Sensory Analysis 

Luigi Bormioli works extensively with the Centro Studi Assaggiatori, a research unit with the most advanced and complete sensory assessment in Italy. Founded in 1990, each year the Centro Studi Assaggiatori carries out thousands of tests with consumers in order to assess the perceived quality of products and services. Currently it owns one of the largest archives in Italy which reflects the changes in tastes and trends.

Thanks to its many courses in sensory analysis, the Centro Studi Assaggiatori have provided basic knowledge to a large number of sensory experts and have trained hundreds of judges and panel leaders for companies and organizations. Furthermore, Centro Studi Assaggiatori is a publisher of L’Assaggio, the only Italian magazine dedicated to sensory analysis and of a series of books on this subject.

Sensory evaluation is a scientific discipline used to evoke, quantitate, analyze, and interpret reactions to the characteristics of wines as perceived by the senses of sight, smell, taste, and touch.

1. Sight - The expectationbased on appearanceoften psychologically sets up our taste buds. In wine, this sight prejudice leads us to expect that transparent and bright wines will be good-tasting, and wines that are cloudy or dull in color will not. Although this does not necessarily hold true.

2. Smell – This sense can sometimes even beat the eyes in the race for setting up tasting expectations. An aroma can carry beyond the line of sight, from one room to another for example. Of the five senses, smell is the most acute, approximately 1,000 times more sensitive than the sense of taste. As a result, what is termed flavor is influenced by roughly 75% smell (olfaction) and 25% taste (gustation) in healthy individuals.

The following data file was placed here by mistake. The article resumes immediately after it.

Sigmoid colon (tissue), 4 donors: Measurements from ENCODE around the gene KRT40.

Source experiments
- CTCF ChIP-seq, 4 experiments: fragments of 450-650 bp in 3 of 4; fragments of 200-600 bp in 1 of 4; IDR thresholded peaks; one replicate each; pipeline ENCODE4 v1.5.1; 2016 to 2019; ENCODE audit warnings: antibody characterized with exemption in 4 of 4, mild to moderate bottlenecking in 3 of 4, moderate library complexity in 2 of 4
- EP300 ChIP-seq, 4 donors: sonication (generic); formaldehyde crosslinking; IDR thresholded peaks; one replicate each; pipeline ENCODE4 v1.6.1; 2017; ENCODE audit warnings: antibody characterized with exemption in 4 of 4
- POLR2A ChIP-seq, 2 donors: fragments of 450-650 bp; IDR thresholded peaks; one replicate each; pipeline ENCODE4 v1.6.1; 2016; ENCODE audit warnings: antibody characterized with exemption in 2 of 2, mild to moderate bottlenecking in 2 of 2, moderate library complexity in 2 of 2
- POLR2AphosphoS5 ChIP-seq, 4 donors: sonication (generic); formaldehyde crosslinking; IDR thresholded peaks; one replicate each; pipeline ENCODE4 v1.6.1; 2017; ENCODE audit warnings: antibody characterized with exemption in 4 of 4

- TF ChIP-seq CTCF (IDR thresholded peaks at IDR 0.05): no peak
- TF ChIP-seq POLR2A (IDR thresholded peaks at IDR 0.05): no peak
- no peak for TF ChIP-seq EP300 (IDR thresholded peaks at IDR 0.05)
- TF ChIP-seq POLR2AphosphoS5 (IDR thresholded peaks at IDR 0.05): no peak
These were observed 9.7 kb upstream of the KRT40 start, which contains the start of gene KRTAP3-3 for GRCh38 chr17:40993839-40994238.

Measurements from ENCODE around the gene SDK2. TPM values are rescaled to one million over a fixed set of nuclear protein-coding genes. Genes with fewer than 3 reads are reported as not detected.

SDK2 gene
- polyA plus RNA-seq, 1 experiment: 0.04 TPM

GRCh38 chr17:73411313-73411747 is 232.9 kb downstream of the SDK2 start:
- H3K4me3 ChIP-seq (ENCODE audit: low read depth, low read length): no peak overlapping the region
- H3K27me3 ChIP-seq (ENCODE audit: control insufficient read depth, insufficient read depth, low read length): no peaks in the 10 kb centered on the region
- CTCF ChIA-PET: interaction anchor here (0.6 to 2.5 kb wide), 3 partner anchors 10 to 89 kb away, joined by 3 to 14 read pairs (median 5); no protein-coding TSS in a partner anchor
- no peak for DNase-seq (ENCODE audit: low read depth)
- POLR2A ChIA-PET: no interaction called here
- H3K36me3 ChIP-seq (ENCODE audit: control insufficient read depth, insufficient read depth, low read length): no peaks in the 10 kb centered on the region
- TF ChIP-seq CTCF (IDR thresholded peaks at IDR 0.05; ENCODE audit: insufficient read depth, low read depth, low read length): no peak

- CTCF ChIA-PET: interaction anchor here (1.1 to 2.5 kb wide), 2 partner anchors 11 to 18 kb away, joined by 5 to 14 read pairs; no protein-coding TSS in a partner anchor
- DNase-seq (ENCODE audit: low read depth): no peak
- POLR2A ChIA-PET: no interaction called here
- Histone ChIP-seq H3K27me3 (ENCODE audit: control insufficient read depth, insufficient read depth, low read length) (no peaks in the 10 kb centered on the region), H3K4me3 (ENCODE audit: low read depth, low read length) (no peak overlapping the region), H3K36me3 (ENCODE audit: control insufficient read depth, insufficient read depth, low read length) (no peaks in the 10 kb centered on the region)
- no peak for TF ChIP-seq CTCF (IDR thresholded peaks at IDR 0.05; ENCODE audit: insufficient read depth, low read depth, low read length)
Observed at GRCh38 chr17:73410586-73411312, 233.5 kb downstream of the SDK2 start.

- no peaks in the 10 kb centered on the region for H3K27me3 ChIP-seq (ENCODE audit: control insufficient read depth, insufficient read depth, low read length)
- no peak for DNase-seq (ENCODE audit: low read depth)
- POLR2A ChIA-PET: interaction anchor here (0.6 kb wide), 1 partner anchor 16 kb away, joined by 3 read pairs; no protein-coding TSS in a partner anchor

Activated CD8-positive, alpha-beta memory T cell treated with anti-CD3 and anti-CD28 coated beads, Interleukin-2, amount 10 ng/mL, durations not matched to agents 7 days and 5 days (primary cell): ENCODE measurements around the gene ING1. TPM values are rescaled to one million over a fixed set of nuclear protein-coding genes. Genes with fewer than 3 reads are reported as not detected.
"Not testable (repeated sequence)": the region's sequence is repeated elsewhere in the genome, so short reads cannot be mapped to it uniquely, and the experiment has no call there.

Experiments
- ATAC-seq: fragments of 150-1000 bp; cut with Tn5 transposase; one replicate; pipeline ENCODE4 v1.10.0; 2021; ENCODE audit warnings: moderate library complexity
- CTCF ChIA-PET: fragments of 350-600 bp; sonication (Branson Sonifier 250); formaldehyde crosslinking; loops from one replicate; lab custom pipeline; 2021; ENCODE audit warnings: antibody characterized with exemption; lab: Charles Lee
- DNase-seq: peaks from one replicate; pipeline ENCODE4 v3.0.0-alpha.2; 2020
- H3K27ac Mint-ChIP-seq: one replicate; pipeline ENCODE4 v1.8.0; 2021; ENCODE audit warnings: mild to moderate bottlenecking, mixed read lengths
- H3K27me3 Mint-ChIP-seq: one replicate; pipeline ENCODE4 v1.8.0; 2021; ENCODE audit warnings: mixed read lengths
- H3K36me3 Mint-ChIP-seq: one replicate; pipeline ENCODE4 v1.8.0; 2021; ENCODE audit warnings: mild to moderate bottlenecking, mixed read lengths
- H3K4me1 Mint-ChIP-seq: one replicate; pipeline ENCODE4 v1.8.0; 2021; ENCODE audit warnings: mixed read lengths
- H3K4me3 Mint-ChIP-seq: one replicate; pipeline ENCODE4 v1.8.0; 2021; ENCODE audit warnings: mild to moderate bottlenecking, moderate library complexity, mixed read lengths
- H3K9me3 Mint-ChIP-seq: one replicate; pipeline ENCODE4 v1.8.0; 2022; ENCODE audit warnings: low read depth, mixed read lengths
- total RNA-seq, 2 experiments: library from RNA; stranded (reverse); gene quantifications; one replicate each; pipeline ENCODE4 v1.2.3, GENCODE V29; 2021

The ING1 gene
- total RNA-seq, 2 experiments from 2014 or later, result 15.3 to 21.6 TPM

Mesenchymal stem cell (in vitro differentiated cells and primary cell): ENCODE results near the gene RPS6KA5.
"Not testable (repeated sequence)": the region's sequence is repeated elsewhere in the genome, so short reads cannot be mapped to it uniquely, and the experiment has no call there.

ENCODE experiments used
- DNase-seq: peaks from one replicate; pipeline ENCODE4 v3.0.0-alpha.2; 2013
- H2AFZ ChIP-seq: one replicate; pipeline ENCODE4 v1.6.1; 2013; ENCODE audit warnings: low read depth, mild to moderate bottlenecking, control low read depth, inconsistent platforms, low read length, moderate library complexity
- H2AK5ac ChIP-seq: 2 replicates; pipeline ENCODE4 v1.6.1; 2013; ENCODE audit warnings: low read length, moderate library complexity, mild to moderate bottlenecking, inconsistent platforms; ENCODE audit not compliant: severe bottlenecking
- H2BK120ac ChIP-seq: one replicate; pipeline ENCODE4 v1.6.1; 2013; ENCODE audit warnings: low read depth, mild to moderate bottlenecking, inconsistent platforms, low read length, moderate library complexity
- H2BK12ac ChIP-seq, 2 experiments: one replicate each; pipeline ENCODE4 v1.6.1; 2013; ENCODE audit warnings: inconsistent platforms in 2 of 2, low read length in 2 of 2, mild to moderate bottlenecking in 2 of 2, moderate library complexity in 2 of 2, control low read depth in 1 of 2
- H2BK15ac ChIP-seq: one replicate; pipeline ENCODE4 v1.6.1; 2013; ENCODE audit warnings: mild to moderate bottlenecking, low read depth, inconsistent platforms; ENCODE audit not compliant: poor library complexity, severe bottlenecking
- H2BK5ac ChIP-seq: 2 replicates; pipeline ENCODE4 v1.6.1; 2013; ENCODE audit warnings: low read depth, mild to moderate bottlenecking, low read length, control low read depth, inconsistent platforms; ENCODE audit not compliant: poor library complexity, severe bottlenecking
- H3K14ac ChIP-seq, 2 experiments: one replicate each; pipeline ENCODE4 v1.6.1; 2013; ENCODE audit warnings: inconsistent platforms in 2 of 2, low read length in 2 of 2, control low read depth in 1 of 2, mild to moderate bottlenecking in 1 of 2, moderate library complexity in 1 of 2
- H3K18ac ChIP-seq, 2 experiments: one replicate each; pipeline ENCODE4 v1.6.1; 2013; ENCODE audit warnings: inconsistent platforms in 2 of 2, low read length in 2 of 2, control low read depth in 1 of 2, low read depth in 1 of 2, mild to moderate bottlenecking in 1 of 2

3. Taste - Taste has historically been one of the least understood sensory mechanisms. We know it is sensed by nerve receptors called buds and that there are about 9,000 of them on the average tongue. Combinations of basic tastes, along with the accompanying various aromas, account for different flavors. Taste compounds are generally smaller molecules than those of odors and, unlike odors, must be water-soluble (hydrophilic) to cause sensation.

4. Touch - The sense of touch figures in the overall flavor impression by conveying temperature, texture and pressure, the feeling differences that exist between cold iced tea and hot coffee, between plain fruit punch and carbonated soda, between filtered and unfiltered apple juice, between smooth pudding and crunchy cookies, or between the burn of jalapeño or the cool of menthol. These sensations of touch, irritation, or thermal differences are called chemesthesis and may be experienced in the eyes, mouth, nose, or throat. Much of the touch information of flavor is conveyed to the brain through the trigeminal nerve.

Evaluating the physiological factors and chemical properties helps devise methodology to get the most from tasting wine. The taster can control serving parameters to intensify the experience and consider and maintain an awareness of elements which are beyond control but nonetheless affect the tasting occasion.